Q & A with George R.R. Martin (BSJ70, MSJ71)

George R.R. Martin has come a long way since he published his first story, in Galaxy magazine, while he was still a graduate student at Medill. Martin (BSJ70, MSJ71), whose most recent books have all spent time on The New York Times Best Sellers List, is co-executive producer of the HBO series “Game of Thrones,” a close adaptation of his epic seven-part series of novels, “A Song of Ice and Fire.” He took some time to talk with Peter Sachs (MSJ06) about his journey from Evanston to the Seven Kingdoms of Westeros. 

Your first few novels in the late 1970s and early 1980s won awards and started to gain a following of readers. What happened after that? 
A big turning point was my fourth novel, “The Armageddon Rag.” ... It was supposed to be the big breakthrough novel for me, the big bestseller ... but it was a total flop. I suddenly felt my career had crashed and burned. My fifth novel, I couldn’t get any publishers to pick it up. 

In the mid-1980s, you moved from Santa Fe, N.M., to Los Angeles, wrote for the revival of “The Twilight Zone” and the CBS drama “Beauty and the Beast,” then went into story development. How did that compare? 
It was very lucrative, but it was very unsatisfactory because I didn’t like writing things that no one got to see, so in the mid-90s, I returned to books. I always had my hand in the books, but I returned to it in a big way with the novels with “A Game of Thrones,” the first of the series, that came out in 1996. 

How hard was it to get established in the book-writing scene again? 
It wasn’t too hard. I mean, I had the idea for “Ice and Fire.” I’d written about 100 pages of it and my agent took that out and a lot of people liked what they saw. I still had a name in the genre. I mean, I was out of it for 10 years, but I wasn’t forgotten. 

The novels that “A Song of Ice and Fire” comprises have a huge cast of characters, not to mention a vast geographical realm and very intricate plotlines. How do you keep track of it all? 
Most of it is in my head. Of course I have notes and computer files and charts and maps ... but probably less than you would think. I think if I had it to do over again, I would work that stuff out before I started the book. It’s grown increasingly hard to keep track of all the things as the series has grown larger. 

Where do you draw your inspiration for “A Song of Ice and Fire?” 
I get a lot of it from history. I read history, I read historical fiction. That was partly the impulse that led me to write this series. I spent most of my career in science fiction and fantasy. ... Many of the people who followed [J.R.R.] Tolkien, although their stories are set in the Middle Ages, it’s sort of a Disneyland Middle Ages: It’s cleaned up and prettified, and that irritated me. It seemed to me that there was room for someone to combine the wonder and the imagination of the fantasy novel with the kind of hard-edge realism that characterizes the best historical fiction.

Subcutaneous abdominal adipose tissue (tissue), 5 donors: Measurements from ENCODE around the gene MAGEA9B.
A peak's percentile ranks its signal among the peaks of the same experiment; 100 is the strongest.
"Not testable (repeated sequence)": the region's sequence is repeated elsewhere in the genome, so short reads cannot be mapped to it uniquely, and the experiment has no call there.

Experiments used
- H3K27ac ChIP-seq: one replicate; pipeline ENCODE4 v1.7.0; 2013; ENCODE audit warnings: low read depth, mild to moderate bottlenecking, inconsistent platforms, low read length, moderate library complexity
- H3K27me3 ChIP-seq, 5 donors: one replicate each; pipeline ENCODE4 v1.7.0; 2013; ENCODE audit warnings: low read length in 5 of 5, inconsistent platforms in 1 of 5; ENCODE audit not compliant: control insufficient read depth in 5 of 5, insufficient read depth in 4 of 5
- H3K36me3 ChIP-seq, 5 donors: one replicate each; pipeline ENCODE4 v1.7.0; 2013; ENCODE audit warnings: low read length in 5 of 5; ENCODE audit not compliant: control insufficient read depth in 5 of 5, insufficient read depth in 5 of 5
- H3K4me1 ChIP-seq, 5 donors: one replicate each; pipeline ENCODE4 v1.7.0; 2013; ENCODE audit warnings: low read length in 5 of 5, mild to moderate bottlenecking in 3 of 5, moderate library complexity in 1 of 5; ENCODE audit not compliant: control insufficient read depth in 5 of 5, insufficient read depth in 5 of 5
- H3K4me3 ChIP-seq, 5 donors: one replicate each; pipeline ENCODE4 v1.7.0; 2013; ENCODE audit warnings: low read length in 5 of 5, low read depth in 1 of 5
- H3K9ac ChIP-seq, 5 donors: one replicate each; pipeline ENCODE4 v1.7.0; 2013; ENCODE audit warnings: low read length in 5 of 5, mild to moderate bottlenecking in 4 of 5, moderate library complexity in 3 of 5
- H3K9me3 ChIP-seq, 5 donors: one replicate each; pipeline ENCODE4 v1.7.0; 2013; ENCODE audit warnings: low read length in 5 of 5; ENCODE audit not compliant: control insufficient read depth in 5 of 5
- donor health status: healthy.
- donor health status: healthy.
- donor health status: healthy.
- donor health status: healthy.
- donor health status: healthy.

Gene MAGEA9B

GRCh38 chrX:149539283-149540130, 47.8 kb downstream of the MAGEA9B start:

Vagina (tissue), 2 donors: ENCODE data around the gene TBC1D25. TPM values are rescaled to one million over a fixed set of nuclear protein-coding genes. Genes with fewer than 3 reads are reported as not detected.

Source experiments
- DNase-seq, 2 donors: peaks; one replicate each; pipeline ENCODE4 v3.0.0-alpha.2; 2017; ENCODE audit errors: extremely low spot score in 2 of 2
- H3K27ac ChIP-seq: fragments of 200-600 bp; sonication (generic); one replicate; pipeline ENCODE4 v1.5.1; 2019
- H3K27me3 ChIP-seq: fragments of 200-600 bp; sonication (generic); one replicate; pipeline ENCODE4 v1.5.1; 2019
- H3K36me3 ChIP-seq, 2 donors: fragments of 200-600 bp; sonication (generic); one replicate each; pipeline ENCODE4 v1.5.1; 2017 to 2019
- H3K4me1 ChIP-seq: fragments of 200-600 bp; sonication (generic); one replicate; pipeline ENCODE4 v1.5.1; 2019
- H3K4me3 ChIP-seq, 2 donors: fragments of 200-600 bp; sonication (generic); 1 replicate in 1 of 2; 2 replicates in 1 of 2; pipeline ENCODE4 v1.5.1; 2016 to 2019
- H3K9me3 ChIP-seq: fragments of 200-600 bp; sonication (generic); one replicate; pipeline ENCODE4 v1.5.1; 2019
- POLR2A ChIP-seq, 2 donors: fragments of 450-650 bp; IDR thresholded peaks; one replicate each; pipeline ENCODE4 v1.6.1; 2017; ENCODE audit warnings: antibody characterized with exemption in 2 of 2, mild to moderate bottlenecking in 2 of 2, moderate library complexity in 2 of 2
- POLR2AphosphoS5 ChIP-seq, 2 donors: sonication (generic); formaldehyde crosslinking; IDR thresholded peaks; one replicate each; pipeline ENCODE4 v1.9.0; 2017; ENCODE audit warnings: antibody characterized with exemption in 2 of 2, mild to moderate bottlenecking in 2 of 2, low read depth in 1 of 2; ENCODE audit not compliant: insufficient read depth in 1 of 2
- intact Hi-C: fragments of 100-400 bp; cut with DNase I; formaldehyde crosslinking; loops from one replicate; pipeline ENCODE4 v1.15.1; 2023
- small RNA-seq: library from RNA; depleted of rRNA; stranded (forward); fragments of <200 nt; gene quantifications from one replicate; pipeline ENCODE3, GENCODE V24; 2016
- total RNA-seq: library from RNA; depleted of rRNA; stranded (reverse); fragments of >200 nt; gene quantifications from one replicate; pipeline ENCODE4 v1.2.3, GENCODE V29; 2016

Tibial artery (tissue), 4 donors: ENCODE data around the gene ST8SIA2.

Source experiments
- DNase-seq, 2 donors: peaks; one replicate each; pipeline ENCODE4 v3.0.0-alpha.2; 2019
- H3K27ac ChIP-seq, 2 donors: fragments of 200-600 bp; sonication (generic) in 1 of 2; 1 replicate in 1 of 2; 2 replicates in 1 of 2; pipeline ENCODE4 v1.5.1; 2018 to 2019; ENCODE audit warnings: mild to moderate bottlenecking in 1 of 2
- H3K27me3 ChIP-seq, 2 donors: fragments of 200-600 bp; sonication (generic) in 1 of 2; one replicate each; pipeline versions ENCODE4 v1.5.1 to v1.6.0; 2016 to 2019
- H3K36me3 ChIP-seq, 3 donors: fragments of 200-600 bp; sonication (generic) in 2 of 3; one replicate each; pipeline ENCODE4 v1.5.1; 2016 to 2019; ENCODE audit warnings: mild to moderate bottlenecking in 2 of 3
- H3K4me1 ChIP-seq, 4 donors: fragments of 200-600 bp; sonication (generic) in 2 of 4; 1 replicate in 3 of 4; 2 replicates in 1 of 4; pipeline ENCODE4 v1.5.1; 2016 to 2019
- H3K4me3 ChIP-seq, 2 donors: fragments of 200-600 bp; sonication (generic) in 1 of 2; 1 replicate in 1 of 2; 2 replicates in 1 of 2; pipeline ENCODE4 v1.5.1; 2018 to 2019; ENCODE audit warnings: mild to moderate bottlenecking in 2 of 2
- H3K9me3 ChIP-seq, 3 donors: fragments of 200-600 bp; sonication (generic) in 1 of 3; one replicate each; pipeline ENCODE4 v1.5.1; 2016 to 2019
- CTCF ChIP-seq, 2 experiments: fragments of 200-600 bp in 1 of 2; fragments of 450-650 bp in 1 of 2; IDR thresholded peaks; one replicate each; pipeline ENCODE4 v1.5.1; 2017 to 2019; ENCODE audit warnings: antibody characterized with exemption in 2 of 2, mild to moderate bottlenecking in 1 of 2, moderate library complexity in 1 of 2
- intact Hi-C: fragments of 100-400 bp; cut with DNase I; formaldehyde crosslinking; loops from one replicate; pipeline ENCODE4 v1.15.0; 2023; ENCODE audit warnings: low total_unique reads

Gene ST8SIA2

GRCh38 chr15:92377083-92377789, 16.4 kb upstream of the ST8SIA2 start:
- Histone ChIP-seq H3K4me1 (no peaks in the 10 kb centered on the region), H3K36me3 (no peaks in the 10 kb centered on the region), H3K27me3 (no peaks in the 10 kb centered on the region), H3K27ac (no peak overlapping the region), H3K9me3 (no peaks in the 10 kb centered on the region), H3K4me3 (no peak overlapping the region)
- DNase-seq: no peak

What have you read lately that stands out to you? 
“Then Everything Changed: Stunning Alternate Histories of American Politics: JFK, RFK, Carter, Ford, Reagan,” by Jeff Greenfield. Other standout books for me are by Michael Chabon: “The Adventures of Kavalier & Clay,” also “The Yiddish Policemen’s Union” and “Gentlemen of the Road: A Tale of Adventure.” 

What about television shows? 
I do like the HBO shows — “Rome,” “Deadwood,” “The Sopranos.” ... There was a time when television was like superficial entertainment and movies were where you went for the heavy drama, and I think that’s reversed in the last decade. 

What’s your level of involvement in HBO’s “Game of Thrones?” 
My title is co-executive producer. But in a sense, I’m really more of a consultant. I do write one script per season. I wrote the eighth episode in the first season, “The Pointy End,” and the ninth episode, “Blackwater,” in the new season. I’d like to write more. ... But I have to write the novels. That’s my job. ... I see all the auditions and weigh in. When issues arise, I’m frequently part of the discussions. But with that said, I’m still on the other side of the world. They’re filming in Belfast, and I’m in Santa Fe. 

You turned down a number of offers to turn your books into a movie. What made you go with HBO for the series? 

They don’t just make two episodes and then see how it does in the Nielsen ratings. They’ll do them all and then they’ll show the whole season. ... Each season being one of the books was the approach they wanted to take — and that was exactly the approach I wanted to take. They wanted to do a faithful adaptation to take my story and bring it to the screen, not to substitute an entirely different story. 

Given the detail, complexity and intricacy of the novels, how do you translate that to the TV series? 
The challenges were immense. I don’t envy [the writers]. I’m glad they had to do it and not me, because I thought these books were un-filmable. These books were never intended to be filmed. When you’re writing, you can have as many characters as you want, you can have as many space battles or feudal battles. I kind of operated that way, and then when I got involved in “The Twilight Zone” and “Beauty and the Beast,” I found that inevitably when I turned in my first draft, they were too big and too expensive. ... I would go back and I would revise and I would cut things and cut characters. I would combine scenes so it only took place on two or three sets, but I never enjoyed the process.